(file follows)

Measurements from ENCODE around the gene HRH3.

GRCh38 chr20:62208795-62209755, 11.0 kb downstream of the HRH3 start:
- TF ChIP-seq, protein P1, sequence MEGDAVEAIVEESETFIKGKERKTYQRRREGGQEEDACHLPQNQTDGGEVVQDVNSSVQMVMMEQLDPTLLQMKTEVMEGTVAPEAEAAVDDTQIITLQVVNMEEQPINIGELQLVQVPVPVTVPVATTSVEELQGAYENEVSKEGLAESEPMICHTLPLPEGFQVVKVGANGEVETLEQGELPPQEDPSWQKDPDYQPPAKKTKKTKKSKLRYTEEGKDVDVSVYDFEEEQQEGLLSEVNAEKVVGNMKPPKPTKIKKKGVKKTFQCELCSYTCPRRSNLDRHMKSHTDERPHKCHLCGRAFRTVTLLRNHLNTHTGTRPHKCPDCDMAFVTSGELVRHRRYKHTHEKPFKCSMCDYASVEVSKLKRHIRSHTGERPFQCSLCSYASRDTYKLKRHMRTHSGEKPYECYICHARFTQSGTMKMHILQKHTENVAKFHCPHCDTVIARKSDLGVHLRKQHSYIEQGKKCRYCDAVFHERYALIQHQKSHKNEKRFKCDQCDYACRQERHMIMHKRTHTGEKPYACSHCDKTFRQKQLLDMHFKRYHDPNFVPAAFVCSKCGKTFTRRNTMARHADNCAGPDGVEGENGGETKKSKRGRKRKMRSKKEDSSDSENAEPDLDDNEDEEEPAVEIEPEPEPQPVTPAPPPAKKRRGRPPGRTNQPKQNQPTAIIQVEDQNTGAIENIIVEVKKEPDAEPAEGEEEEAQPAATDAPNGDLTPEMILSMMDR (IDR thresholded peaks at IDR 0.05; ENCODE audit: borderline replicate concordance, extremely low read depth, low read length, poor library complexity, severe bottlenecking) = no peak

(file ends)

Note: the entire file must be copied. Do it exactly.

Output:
Measurements from ENCODE around the gene HRH3.

GRCh38 chr20:62208795-62209755, 11.0 kb downstream of the HRH3 start:
- TF ChIP-seq, protein P1, sequence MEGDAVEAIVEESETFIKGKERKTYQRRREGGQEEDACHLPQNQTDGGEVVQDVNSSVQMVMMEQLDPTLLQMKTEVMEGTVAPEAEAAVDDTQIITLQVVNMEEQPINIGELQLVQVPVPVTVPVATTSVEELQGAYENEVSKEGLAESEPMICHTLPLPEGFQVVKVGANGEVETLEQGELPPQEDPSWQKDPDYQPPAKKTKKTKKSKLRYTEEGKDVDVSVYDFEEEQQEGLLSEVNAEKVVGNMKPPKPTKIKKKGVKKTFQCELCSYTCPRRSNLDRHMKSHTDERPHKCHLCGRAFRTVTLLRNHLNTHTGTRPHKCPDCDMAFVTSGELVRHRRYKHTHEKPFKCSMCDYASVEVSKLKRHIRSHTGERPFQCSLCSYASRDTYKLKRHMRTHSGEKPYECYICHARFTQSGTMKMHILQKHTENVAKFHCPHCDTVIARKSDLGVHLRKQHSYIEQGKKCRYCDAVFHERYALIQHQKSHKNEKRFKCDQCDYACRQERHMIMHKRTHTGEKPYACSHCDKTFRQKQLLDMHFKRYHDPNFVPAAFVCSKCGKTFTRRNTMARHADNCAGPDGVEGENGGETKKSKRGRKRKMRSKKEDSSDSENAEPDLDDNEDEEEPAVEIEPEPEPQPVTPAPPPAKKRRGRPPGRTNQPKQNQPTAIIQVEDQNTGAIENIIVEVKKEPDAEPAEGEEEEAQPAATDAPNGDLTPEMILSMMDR (IDR thresholded peaks at IDR 0.05; ENCODE audit: borderline replicate concordance, extremely low read depth, low read length, poor library complexity, severe bottlenecking) = no peak